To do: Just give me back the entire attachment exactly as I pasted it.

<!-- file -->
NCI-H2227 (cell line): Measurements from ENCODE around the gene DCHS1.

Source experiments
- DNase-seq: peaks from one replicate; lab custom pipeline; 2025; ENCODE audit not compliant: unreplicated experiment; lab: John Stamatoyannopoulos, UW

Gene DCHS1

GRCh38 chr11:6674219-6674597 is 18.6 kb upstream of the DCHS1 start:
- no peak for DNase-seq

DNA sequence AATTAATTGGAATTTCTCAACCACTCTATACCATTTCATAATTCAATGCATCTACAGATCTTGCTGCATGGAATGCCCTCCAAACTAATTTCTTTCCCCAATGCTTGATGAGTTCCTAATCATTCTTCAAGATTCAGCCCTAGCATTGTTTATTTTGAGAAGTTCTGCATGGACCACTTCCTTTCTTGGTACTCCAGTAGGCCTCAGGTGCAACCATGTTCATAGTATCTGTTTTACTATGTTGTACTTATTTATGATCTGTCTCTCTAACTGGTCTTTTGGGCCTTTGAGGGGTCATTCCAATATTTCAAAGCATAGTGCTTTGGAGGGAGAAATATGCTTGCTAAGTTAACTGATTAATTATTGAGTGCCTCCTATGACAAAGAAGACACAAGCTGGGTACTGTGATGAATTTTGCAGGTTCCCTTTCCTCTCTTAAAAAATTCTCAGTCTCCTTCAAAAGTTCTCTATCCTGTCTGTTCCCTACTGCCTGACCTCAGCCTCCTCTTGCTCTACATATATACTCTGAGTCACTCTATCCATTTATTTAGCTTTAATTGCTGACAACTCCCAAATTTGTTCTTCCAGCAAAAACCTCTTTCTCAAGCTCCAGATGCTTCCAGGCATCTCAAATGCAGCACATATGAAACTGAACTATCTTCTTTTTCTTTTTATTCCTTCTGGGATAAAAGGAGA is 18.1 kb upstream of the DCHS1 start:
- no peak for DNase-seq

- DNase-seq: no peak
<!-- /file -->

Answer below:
NCI-H2227 (cell line): Measurements from ENCODE around the gene DCHS1.

Source experiments
- DNase-seq: peaks from one replicate; lab custom pipeline; 2025; ENCODE audit not compliant: unreplicated experiment; lab: John Stamatoyannopoulos, UW

Gene DCHS1

GRCh38 chr11:6674219-6674597 is 18.6 kb upstream of the DCHS1 start:
- no peak for DNase-seq

DNA sequence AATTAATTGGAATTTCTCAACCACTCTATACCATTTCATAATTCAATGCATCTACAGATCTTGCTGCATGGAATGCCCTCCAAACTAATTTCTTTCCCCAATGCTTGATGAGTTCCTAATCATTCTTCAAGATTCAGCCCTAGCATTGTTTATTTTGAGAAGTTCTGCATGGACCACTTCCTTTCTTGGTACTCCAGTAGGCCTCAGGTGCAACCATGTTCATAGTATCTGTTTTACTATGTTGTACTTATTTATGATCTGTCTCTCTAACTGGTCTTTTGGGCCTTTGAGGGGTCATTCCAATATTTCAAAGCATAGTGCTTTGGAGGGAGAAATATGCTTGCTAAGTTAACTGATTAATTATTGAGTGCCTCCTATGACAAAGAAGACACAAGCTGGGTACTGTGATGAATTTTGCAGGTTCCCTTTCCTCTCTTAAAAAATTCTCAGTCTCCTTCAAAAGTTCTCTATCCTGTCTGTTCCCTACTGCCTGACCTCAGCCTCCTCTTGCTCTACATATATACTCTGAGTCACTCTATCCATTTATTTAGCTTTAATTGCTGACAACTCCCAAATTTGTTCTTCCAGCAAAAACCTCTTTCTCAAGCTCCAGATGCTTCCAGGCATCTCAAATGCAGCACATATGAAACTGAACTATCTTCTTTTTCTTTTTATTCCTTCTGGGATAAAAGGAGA is 18.1 kb upstream of the DCHS1 start:
- no peak for DNase-seq

- DNase-seq: no peak